A new investigation into hearing aids by Consumer Reports, Yonkers, NY, has found that consumers pay high prices and get mediocre fittings. The new report—the first such report on hearing aids since 1992—offers a comprehensive guide to purchasing and owning a hearing aid, says the nonprofit organization.

The report, to be published in the July issue of Consumer Reports and online at www.ConsumerReportsHealth.org, provides a step-by-step guide to purchasing and owning a hearing aid. For its report, Consumer Reports followed a dozen hearing-impaired patients for 6 months as they shopped for and used hearing aids; lab-tested the features of 44 hearing aids; and conducted a national survey of 1,100 people who had bought a hearing aid in the last 3 years. The survey was conducted by the Consumer Reports National Research Center.

Consumer Reports’ shoppers purchased two pairs of hearing aids each, or 48 aids in all, ranging from $1,800 to $6,800 per pair, including professional fitting and follow-up services, in the New York City metropolitan area, says the organization, adding that the right fit did not come easily. Consumer Reports had audiologists check to see how well providers fit shoppers’ hearing aids to their individual hearing loss, and found that: two-thirds of the 48 aids purchased were misfit—they amplified too little or too much. And yet, according to the national survey, a resounding 73% of hearing aid users were highly satisfied with their aids, suggesting many individuals may be so pleased with improved hearing that they do not seek out fine tuning of their aids, potentially missing out on an even better fit, says the organization.

The survey also underscored the lack of information that’s reaching consumers about which features are valuable and which are not. One-fourth of respondents said they didn’t know whether their aids had feedback suppression, and a third didn’t know whether they had directional microphones, says the organization, noting that both features can be critical to performance.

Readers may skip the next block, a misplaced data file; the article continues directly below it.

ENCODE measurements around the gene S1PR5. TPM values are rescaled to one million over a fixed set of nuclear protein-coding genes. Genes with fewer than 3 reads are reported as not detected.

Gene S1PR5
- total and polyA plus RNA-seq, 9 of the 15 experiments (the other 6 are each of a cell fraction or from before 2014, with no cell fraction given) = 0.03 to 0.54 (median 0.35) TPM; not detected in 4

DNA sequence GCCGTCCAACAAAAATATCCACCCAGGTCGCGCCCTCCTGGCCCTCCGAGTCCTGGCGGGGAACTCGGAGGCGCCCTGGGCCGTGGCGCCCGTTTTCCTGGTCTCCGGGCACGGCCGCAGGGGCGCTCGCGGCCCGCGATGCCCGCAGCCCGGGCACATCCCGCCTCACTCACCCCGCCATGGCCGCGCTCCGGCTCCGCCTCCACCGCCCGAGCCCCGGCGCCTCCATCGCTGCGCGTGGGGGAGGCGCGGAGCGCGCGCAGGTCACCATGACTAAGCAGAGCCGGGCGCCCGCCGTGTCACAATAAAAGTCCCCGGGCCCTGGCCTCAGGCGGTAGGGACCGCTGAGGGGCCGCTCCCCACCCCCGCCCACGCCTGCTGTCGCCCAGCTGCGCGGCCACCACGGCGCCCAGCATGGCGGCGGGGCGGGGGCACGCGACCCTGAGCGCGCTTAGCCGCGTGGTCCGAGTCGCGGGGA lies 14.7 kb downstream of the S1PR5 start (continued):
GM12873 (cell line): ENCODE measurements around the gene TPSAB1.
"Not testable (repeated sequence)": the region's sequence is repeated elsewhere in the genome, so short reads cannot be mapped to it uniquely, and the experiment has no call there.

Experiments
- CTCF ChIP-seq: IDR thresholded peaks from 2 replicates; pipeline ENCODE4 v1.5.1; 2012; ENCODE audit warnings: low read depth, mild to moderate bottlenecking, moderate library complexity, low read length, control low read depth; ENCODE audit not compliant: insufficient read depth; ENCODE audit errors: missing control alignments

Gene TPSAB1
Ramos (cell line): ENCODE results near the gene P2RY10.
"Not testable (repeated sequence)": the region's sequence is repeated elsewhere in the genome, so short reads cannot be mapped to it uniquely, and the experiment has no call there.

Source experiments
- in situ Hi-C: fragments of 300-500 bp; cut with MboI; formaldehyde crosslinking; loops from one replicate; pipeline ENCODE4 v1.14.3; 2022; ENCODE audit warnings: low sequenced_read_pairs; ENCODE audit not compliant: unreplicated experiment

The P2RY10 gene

“Buying a hearing aid is not for the faint of heart. And it’s not like buying a piece of electronics and walking away. In addition to purchasing the hearing aids, you’re purchasing a service that comes with a complicated contract and you’re entering into a relationship with a provider, so you need to be comfortable with that person. And to get the best results, you have to take the time to adjust to the aids and let your provider know about any problems,” said Tobie Stanger, senior editor, Consumer Reports, according to an account of the matter published on Consumer Reports’ Web site.

Consumers need to decide which type of hearing aid is best for them, and which product features make sense, keeping in mind that many features can add a lot of cost but may be of little value to some people, says the organization.

Consumer Reports offers the following advice:

Where to go. Veterans should try the nearest Veterans Affairs (VA) facility, rated highly by survey respondents who went to the VA, and where veterans may be able to get their hearing aids for virtually free. Others should first consider a medical practice headed by an otolaryngologist who employs an audiologist to fit and dispense hearing aids. About one in five survey respondents got their hearing aids from a doctor’s office, which received higher marks than brand name stores and independent free standing stores, by hearing aid users.